Does he judge Perth’s North and South Inches quite inadequate as local open areas?
Our City Hall is an asset to the Fair City, well-remembered, before its closure a decade ago by misguided council policy, as the main Perth community centre, conferring a benefit for all, both locals and visitors.
Of course, the council should have charted its course years ago, along with the planning of the concert hall.
Now the hall has the potential to help revive the ailing city centre by boosting the footfall of visitors and locals.
Isobel and Charles Wardrop. 111 Viewlands Road West, Perth.
Sir, – Your correspondent Norman Watson wants our Perth City Hall to be demolished (November 12).
To achieve demolition, Dr Watson needs to overcome the present impasse.
Our City Hall was listed as a schedule B building in 1977 with detailed citations for the west and east ends.
No one has had that listing overturned and our City Hall remains protected by law.
Dr Watson might wish to apply for our City Hall to be de-scheduled, which would create a novel precedent in Scotland.
We now know that our City Hall belongs to the Burgh of Perth and not to Perth and Kinross Council. It still falls to our whole council to decide what should happen to our hall.
In the meantime, the considerable cost of insuring and maintaining our hall is provided by Perth and Kinross Council, which is generous of our local authority.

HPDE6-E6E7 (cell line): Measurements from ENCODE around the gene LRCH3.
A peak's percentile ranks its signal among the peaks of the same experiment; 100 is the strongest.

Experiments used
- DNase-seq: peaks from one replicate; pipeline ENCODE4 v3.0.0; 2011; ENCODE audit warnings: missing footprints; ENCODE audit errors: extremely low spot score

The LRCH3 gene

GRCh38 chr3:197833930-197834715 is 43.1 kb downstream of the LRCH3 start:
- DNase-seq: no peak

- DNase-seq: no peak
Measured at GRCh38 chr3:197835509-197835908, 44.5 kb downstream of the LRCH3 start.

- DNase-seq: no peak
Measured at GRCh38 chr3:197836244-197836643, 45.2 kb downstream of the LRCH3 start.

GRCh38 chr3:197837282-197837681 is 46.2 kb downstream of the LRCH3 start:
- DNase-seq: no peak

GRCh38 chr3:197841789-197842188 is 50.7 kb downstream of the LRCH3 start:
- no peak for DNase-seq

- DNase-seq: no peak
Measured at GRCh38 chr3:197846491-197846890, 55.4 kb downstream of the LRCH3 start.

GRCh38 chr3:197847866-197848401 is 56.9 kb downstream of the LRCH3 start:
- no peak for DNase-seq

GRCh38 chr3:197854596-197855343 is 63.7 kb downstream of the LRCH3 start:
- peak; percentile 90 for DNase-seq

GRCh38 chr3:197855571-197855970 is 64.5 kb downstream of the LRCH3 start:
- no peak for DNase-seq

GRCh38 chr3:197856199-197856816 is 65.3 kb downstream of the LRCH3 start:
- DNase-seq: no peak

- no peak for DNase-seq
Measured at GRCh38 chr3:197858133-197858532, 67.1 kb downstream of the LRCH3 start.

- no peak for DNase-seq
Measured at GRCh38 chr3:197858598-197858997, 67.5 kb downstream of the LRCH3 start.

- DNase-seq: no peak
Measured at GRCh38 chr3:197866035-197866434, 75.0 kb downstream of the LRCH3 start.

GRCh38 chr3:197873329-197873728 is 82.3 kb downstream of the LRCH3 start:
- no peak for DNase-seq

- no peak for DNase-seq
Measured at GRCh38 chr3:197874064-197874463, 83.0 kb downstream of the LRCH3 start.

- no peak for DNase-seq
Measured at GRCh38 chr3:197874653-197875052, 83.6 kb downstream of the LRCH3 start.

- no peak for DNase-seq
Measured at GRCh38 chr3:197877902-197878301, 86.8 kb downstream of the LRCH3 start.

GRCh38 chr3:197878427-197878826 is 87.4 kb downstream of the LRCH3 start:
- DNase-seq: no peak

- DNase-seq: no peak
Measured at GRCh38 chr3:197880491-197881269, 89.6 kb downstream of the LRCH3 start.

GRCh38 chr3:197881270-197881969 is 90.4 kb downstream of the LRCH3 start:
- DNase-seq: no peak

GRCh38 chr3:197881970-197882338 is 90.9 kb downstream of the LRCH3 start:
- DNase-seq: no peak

It is not just the law that protects our hall. Our council’s own survey in 2010 revealed that a clear majority of people from Pitlochry to Kinross want it retained.
I suspect that most people in Perth whose hall it is would still prefer that an alternative use could be found to restore and maintain it.
Historic Environment Scotland confirmed in 2012 that our hall shall not be demolished unless no alternative use can be found.
That decision does not prevent sympathetic changes that would give new life to our listed building. Since our hall was offered for sale 18 months ago, our council has issued more restrictive conditions.
Those restrictions enabled our council to rule out all but one of the bids.
If the present restrictive conditions fail to secure a new use for our hall, it is improbable that HES could permit the demolition Dr Watson proposes.
Andrew Dundas. 34 Ross Avenue, Perth.
Political bias of UK media
Sir, -Jennifer Dempsie (November 12) wrote: “We must fight hard to halt Channel 4’s privatisation. The sell-off is bad for journalism as it risks the channel’s editorial independence being compromised by shareholders and advertisers.”
What gives Jennifer the idea that public ownership guarantees impartiality in news reporting?
The BBC has become more and more left-wing and politically correct for years.
As a publicly-owned and operated broadcasting corporation, it is supposed to be objective in its reporting. It is far from it.
The left-wing, politically correct, anti-British, anti-establishment and pro-EU bias of its staff has made BBC news programmes more like party political broadcasts for Labour and the Liberal Democrats.